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Helen Keller International has been selected to receive the 2015 BBVA Foundation Frontiers of Knowledge Award in Development Cooperation for its work in improving nutrition with agricultural programs that help families and villages to raise their own nutritious foods. The announcement was made on Tuesday, February 25, 2015, at a press conference at the BBVA Foundation headquarters in Madrid, Spain.

In its citation, the Award jury, which included leading public health and economics experts, noted that Helen Keller International “is widely recognized for developing, testing and scaling up programs to combat malnutrition, blindness and disability on a global scale, and for striving to integrate these evidence-based strategies within local government and community structures so that they are sustainable.” It added that our “pioneering Homestead Food Production program has been one of its main tools for reaching poor communities in a sustainable way.”

The Homestead Food Production program empowers women from poor households in Africa and Asia with the education and resources needed to raise their own nutritious foods. Our programs work with local farmers and through community organizations to establish Village Model Farms and Farmer Field Schools where women receive hands-on training in gardening and farming practices. By working with respected members of the community and established local organizations, we ensure that the knowledge stays within local communities. The programs promote growing and eating iron-rich green leafy vegetables, vitamin A-rich fruits, and vital protein sources such as poultry, goats and fish. In African countries, these programs also promote growing and eating orange sweet potatoes, a vitamin A-rich superfood.

“We are greatly honored by the recognition our work in agriculture and nutrition is receiving,” said Kathy Spahn, President and CEO of Helen Keller International, which this year celebrates its 100th Anniversary. “In the 1950s, we evolved from treating blind people to working to prevent blindness, and this got us involved in vitamin A deficiency, the main preventable cause of blindness in children. Then in the 1970s we collaborated in a groundbreaking study run by the John Hopkins Bloomberg School of Public Health, which proved that vitamin A deficiency is also linked to childhood mortality, and that got us all the more focused on the importance of vitamin supplements. But we also felt that there was no golden bullet, so we wanted to broaden our approach. And this took us to our Homestead Food Production program and the industrial-scale enrichment of foods with vitamins and minerals.”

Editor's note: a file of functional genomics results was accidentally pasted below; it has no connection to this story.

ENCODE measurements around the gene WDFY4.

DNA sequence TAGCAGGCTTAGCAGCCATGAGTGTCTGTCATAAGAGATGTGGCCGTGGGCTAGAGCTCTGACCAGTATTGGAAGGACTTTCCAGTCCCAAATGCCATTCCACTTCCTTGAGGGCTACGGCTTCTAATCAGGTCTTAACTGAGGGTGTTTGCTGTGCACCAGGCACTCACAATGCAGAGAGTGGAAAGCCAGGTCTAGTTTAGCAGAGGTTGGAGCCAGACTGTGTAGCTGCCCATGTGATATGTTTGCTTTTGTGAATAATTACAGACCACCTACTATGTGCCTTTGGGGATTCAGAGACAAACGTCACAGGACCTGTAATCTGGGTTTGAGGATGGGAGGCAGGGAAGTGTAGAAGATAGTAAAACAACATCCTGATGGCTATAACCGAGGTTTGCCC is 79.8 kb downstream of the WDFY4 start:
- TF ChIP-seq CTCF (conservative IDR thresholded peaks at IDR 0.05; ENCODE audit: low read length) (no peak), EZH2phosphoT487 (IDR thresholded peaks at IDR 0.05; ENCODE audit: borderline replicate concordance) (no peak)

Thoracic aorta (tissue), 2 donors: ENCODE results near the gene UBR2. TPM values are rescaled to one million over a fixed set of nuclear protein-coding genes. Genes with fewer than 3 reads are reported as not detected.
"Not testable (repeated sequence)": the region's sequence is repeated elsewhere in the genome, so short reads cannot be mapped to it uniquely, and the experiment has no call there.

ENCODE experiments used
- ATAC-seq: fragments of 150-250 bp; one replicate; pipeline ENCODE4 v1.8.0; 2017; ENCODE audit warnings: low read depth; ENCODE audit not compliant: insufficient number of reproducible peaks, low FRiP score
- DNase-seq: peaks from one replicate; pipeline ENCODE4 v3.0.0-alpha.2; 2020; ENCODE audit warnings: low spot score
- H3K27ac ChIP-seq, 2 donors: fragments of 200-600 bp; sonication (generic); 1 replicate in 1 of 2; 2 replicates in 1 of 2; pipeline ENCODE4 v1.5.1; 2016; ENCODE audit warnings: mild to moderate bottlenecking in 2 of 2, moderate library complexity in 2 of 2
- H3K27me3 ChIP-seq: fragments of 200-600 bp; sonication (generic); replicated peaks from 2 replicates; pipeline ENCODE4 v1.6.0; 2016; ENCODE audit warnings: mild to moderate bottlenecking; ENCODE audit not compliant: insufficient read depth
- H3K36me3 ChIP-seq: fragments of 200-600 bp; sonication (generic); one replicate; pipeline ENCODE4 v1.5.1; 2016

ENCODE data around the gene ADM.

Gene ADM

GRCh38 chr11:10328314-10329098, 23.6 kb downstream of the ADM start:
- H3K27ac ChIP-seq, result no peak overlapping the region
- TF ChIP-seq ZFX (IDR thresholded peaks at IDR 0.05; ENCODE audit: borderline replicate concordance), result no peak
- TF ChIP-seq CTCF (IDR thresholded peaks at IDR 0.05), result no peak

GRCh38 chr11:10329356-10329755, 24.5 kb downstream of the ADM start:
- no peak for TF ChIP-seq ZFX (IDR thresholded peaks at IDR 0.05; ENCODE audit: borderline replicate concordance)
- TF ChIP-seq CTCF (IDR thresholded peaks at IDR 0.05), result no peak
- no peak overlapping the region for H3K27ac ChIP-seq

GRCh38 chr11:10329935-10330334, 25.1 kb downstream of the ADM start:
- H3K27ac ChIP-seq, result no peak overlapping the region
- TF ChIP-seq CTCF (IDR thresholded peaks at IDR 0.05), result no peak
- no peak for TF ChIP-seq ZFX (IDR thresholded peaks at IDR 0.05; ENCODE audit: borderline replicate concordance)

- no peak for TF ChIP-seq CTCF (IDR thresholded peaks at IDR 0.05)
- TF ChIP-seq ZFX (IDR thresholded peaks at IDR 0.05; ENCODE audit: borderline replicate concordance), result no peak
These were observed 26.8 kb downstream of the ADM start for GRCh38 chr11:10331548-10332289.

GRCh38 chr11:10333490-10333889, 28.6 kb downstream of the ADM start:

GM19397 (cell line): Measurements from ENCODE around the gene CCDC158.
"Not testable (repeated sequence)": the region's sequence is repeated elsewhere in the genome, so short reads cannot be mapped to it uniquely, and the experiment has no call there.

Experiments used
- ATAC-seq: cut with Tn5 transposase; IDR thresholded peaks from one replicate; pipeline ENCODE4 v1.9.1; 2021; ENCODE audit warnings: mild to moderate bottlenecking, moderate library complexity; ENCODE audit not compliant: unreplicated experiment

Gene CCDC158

Helen Keller International is the seventh recipient of the Award in the Development Cooperation category, a distinction that comes with a €400,000 cash prize, along with a commemorative piece of artwork to be presented on June 23, 2015, in Madrid. Previous recipients include the Massachusetts Institute of Technology’s Abdul Lateef Jameel Poverty Action Lab, the Sabin Vaccine Institute, and New York University’s Development Research Institute, among others.

The BBVA Foundation Frontiers of Knowledge Awards were founded in 2008 to recognize outstanding contributions and radical advances in a broad range of scientific and technological areas characteristic of our times. The Awards celebrate and encourage world-class research and artistic creation that have led to contributions of lasting impact. These international awards are given in eight categories: Basic Sciences (Physics, Chemistry, Mathematics), Biomedicine, Ecology and Conservation Biology, Information and Communication Technologies, Economics, Finance and Management, Contemporary Music, Climate Change and Development Cooperation.